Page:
Sadly, many of these marques and the majority of the drivers made little, or no, impact, yet their contributions, just like those of the prime movers, deserve to be remembered and recorded for posterity.
Review by Peter Joy for British Racing Mechanics Club, December 2006 (UK)
This 204-page hardback features 344 great black & white and color action shots and is Tony Gardiner’s very personal review of the glory days of the RAC Rally. These images, which have not previously been published, have an energy which brings the rally back to life and reminds us how far removed modern rallying is from the much simpler pre-WRC era. While it is neither a lavishly produced photo-essay nor an exhaustively researched history, if you have any interest at all in rallying’s golden age, an era when it was actually worth spending time in a Welsh forest being pebble-dashed by a passing ‘bubble-arched’ Escort, it is an absolute must. The book allows you to relive the events if you were there at the time, or offers the next best thing if you weren’t. For nearly 20 years, from 1964 to 1983 motorsport enthusiast and amateur photographer Gardiner, a professional illustrator, always took a week of his annual leave to watch ‘The RAC’, and reckons he covered more than 28,000 miles chasing rally stages around the country. He recorded hundreds of moments of action, each now frozen in time for posterity. Yet his photo equipment was basic in the extreme: a Russian made Zenith 35mm camera, without the benefit of any of the gizmos that were considered de rigeur by professionals even back in the 1970s. Most of the pictures in this book are the result of Tony’s dedication, although some photos have had to be sourced elsewhere to ensure a comprehensive account of the rally from the early ‘60s through to the mid-‘80s. That it’s dedicated to the late, great, Roger Clark shows where the author’s heart lies, and many of the best pictures are from the forests in the ‘60s and ‘70s, before the rally metamorphosed into the stadium-centred showcase it is today. His images are not always totally sharp, but that only adds to the atmosphere, and they are a fascinating reminder of what a diverse selection of often-unlikely machinery took part on ‘the RAC’ over the years. Alongside the inevitable snaps of Minis, Escorts and Opel Kadetts are unexpected delights such as a Rover 3500 automatic on the ‘68 event, a Fiat 850 Coupe on the ‘69 and a very sideways Alfa 1750 Berlina on the ‘71. Other less-familiar RAC entries making an appearance include a Shelby Mustang 350GT, Wartburg Knight, Volvo 142, Mercedes 450SLC and Porsche 914/6, to name just a few.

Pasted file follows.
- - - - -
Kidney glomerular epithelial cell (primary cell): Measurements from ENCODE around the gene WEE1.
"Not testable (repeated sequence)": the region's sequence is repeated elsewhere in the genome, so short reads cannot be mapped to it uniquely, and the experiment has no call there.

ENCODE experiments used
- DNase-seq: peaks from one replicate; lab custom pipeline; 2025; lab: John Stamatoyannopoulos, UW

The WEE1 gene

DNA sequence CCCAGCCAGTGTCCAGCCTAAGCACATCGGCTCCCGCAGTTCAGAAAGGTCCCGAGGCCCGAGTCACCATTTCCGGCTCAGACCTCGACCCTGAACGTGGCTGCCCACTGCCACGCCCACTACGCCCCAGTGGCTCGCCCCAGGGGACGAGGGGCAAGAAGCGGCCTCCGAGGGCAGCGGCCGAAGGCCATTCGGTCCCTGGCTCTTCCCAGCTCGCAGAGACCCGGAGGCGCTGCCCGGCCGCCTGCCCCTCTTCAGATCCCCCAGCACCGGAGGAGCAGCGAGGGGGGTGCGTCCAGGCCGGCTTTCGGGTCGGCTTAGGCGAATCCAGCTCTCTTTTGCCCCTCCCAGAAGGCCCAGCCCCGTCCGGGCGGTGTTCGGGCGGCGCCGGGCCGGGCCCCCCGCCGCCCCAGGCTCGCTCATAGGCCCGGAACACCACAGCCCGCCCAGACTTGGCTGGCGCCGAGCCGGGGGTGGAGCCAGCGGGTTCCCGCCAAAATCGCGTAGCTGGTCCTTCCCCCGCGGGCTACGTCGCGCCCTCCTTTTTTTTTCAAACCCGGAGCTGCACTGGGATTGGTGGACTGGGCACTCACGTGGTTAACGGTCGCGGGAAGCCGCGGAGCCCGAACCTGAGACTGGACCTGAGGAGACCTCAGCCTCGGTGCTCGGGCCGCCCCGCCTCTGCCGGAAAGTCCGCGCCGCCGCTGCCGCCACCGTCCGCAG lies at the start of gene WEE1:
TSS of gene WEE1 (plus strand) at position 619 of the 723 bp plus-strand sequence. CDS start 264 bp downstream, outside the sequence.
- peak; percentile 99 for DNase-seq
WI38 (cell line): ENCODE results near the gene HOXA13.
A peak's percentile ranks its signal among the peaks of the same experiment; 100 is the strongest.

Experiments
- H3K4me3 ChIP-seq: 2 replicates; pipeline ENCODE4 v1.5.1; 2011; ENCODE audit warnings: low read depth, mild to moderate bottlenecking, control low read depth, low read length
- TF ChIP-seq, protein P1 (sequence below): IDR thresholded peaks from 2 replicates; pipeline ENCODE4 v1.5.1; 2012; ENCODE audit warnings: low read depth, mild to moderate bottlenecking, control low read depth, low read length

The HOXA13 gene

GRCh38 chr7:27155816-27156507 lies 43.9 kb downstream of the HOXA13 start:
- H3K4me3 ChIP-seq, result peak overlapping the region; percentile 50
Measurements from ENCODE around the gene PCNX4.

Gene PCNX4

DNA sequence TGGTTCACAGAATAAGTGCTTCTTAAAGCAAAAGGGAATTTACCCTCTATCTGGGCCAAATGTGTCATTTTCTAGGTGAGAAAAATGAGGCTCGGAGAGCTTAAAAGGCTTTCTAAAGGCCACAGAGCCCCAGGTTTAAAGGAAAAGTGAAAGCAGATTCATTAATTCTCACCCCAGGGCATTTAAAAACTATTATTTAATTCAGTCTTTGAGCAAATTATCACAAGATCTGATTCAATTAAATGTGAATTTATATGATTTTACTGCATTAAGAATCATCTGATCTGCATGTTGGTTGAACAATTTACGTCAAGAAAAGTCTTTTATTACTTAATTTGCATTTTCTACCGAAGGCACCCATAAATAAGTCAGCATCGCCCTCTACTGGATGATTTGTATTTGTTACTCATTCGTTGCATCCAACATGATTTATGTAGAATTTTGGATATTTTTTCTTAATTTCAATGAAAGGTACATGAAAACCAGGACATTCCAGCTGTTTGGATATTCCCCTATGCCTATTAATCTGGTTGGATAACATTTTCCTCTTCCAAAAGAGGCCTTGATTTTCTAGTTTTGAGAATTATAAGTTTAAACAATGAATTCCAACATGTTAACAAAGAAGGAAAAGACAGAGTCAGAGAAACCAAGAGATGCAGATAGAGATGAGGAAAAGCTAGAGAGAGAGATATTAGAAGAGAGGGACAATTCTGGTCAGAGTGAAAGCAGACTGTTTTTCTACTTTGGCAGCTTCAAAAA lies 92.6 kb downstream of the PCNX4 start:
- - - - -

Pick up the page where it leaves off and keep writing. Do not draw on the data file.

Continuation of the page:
A good proportion of Gardiner’s photos were shot in color, which brings to life the muted colors of the bleak autumnal landscapes – and the spectators’ anoraks. If you’ve ever shivered beside a forest track for hours on end in some godforsaken quarter of the British Isles, all for the privilege of a split-second glimpse of a fast moving rally car, you’ll be instantly transported back in time. And if you haven’t, the pictures of moustachioed males in bobble hats, fisherman’s socks and Wellington boots will make you very thankful. Attractively laid out, with clear captions and concise descriptions of each year’s event, the book’s – and the author’s – lack of pretensions seem perfectly in tune with this most down-to-earth of rally subjects. However, the book’s proof reader must have cursed Stuart Turner’s ground breaking decision to employ Scandinavian drivers. At first I found the spelling mistakes a little surprising. In the end I took it as a personal challenge to guess how many pages I could turn before encountering the next one… The cover price of $79.95 may seem a little eye-watering, but this book represents a chance to view a collection of photographs that will not otherwise be seen. Whether ‘rally types’ have coffee tables is a moot point but if you love this era of competition, then this is a must-have. For people of ‘a certain age’ the memories stirred are priceless.